Defining Social Emotional Learning Skills
There are many frameworks, models, and definitions of Social and Emotional Learning (SEL). As a result, when trying to comes to grip with what SEL is, it can get overwhelming. While there’s little doubt that SEL includes a complex and multi-faceted set of skills, as you think about assessing and addressing student SEL, it is important that your team identifies the specific SEL skills that matter most. This will help in everything from communication, to
curriculum and instruction to assessment and continuous improvement.
It’s not easy. But you can do it. And we’re going to help.
Defining Social Emotional Skills for Measurement
In this blog post, we’ll guide you through how to prioritize the SEL skills that are most important in your community, and break down sometimes overwhelming models of SEL into specific teachable, and measurable skills. It all starts with picking a broad model that resonates with your community, such as the CASEL model, and engaging the team as we describe below to identify the top priority skills reflected in that model.
Regardless of what model you start with, it’s helpful to think of SEL as the thinking, behavioral, and self-regulation skills children need to interact effectively, make and maintain relationships, achieve social goals, and be successful in school and life. This definition is broad and flexible. You can use it to categorize each of the specific high-priority SEL skills you’ve identified as thinking, acting, or regulating skills. Doing so will greatly simplify the task of identifying the right assessment for the job. This infographic has more information about thinking, acting, and regulating, and the implications for assessment.
Nine Steps for Defining Social Emotional Learning (SEL)
Okay, you say, I buy it. We should be really clear about what aspects of SEL matter most to us. How do I get there? Here are steps your team can take to be clear about what SEL is, along with a worksheet to guide your discussion.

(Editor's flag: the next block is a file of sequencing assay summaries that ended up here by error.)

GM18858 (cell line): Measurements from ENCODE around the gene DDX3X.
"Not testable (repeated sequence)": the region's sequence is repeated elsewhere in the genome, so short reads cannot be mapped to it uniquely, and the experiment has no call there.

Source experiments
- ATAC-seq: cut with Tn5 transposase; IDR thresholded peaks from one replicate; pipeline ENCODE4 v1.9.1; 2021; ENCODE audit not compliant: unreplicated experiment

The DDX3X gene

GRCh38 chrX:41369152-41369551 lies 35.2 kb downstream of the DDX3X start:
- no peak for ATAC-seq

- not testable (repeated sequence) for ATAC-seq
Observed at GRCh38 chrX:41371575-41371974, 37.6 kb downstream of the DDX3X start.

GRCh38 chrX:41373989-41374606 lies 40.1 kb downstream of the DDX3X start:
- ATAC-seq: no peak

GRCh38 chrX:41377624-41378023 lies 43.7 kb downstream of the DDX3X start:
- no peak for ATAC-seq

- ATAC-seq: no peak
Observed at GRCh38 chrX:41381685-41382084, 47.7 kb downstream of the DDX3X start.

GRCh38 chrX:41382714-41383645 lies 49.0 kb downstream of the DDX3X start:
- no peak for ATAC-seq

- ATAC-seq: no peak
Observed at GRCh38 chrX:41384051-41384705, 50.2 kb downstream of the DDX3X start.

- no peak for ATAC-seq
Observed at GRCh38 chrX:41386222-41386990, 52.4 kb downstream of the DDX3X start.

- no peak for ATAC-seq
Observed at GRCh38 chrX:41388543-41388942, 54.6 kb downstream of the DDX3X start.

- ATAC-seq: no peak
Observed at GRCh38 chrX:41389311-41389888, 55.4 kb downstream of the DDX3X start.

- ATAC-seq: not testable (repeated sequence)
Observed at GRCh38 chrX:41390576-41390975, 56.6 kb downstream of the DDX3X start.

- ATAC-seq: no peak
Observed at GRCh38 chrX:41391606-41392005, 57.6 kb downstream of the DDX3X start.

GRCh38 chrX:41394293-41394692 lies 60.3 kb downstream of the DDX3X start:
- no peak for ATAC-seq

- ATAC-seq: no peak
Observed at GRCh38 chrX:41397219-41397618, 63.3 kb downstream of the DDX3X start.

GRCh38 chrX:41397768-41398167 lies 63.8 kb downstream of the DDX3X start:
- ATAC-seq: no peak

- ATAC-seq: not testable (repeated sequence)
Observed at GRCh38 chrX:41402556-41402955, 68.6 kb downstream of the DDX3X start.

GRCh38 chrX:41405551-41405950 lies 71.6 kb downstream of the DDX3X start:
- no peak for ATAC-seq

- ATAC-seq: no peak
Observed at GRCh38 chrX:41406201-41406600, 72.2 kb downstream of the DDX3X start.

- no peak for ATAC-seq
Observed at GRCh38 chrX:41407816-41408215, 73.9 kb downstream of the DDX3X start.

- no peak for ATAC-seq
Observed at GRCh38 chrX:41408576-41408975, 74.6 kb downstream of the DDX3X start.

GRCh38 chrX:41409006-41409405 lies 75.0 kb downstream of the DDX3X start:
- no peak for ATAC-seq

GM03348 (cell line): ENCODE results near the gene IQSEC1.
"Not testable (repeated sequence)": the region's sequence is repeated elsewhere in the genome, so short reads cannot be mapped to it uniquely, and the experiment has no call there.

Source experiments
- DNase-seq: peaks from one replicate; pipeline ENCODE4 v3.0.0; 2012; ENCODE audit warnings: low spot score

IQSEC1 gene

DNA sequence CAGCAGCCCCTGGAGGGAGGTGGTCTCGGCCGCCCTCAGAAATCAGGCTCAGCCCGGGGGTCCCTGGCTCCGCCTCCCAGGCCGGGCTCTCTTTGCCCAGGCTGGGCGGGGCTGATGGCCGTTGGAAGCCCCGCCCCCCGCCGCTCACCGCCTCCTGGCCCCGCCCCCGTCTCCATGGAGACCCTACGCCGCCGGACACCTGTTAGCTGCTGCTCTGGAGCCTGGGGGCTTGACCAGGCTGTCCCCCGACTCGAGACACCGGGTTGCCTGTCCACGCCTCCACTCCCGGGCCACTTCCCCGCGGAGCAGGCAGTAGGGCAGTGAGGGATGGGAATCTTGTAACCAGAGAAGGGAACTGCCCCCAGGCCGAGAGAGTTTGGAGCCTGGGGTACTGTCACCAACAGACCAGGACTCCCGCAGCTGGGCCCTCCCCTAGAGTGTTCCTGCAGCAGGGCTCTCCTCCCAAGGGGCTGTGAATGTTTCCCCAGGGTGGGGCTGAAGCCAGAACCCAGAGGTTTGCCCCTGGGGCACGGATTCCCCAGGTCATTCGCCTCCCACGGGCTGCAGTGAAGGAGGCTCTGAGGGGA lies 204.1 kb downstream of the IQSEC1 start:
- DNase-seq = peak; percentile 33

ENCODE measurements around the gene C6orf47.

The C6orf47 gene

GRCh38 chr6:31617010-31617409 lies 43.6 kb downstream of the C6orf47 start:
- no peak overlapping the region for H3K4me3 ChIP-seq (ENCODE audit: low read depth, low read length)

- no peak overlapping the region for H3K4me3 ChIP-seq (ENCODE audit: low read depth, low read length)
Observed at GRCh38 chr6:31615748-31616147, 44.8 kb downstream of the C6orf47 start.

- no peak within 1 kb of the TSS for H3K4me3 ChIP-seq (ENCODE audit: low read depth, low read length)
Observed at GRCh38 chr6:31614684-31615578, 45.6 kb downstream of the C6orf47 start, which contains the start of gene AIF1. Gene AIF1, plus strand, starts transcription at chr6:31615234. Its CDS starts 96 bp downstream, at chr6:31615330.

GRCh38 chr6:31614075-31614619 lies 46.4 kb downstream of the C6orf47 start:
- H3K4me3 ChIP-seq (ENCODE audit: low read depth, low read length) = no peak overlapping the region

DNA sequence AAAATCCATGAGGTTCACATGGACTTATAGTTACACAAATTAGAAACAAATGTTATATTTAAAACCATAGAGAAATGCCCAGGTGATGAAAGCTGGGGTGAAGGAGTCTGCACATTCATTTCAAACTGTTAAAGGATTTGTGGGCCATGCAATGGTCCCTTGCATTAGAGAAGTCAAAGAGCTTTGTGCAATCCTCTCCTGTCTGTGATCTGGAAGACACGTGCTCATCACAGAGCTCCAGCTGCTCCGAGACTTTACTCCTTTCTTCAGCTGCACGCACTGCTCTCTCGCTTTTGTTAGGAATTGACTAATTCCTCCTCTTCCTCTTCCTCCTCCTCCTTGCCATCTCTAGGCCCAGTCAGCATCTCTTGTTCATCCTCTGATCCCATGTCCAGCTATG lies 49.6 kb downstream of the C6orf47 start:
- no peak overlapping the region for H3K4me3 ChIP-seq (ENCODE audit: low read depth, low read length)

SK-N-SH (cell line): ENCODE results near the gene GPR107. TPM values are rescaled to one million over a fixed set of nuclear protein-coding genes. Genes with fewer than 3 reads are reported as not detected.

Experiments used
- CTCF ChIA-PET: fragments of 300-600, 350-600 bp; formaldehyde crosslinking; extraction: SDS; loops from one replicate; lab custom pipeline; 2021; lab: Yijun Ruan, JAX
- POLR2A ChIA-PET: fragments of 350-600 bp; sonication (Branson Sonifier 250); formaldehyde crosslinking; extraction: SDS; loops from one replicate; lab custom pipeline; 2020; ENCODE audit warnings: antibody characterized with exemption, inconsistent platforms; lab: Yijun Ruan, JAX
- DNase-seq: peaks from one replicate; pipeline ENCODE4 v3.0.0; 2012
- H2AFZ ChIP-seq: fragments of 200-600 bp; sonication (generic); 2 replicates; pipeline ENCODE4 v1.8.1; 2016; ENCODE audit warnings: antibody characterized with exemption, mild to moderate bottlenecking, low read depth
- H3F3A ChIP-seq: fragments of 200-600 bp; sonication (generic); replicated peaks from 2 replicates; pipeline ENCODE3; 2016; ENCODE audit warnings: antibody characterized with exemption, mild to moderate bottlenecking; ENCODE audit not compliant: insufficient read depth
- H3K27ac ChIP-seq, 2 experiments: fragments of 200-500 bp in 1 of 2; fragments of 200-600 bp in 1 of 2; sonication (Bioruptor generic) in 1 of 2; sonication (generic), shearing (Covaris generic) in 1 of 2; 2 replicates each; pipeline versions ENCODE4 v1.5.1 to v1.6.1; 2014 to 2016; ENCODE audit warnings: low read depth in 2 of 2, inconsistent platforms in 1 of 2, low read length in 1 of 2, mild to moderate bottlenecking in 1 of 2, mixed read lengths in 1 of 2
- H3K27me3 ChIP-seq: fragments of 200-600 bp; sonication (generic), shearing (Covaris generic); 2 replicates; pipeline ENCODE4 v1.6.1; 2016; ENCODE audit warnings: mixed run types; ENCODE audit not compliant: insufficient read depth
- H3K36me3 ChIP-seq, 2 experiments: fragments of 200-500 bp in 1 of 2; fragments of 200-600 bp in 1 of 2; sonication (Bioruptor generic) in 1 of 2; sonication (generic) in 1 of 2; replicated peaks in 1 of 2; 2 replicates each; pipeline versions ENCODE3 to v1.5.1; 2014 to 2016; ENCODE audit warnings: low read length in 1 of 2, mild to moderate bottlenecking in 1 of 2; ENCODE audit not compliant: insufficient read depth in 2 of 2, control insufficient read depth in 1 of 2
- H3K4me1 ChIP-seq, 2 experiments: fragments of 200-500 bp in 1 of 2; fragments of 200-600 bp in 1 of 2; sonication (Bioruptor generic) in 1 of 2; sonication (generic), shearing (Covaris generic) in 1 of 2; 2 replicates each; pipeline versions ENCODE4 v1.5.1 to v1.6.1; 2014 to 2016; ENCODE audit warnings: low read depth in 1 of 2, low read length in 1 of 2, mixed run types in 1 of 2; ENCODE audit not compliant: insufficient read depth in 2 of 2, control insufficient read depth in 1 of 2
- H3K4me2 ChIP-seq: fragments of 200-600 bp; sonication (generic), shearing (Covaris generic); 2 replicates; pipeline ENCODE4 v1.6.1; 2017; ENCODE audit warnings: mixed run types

- Select the team responsible for coming to clarity about what SEL skills are most important for your students to develop.
- Start with a “big-tent” model of SEL, such as the CASEL model. If you are in a state with SEL standards, start with those standards. Ideally, this model should contain everything you think is important and then some. It will provide a menu from which to choose specific high-priority skills.
- Using our Defining SEL Worksheet, write your broad definition of social-emotional competence and why you value it.
- Next, record the specific skills you will prioritize. Be specific. Instead of “empathy,” for example, you might write, “understands what others are feeling.” This communicates in easy-to-understand terms what the skill is.
- For each skill, describe why it matters. For example, perhaps it reflects a stated district value, such as nurturing global citizens. Or perhaps it is one way to achieve an important district goal, such as student engagement in collaborative learning. This will anchor your selections in why the skill is important.
- Determine whether each skill is a thinking, acting or regulating skill. Record this on your worksheet. This will help you determine the best method of assessing the skills you prioritize.
- Consider and record which assessment approach you will use to measure each SEL skill.
- Gather and incorporate feedback on your teams’ SEL definition from members of your school community.
- When the definition is ratified by the team and school and/or district leadership, communicate it early and often to ensure that everyone is focused on the same goals.
Defining Social Emotional Learning (SEL) Worksheet
We’ve developed a worksheet to help your team define the SEL skills that are most important to you. We hope you find it helpful as you work together to clarify what SEL skills matter most to you and your school community.
Our mission is to improve student outcomes by helping educators understand their students’ social and emotional strengths and needs. We want you to succeed. As you do this work, let us know how we can help you clarify what matters most and how best to assess it.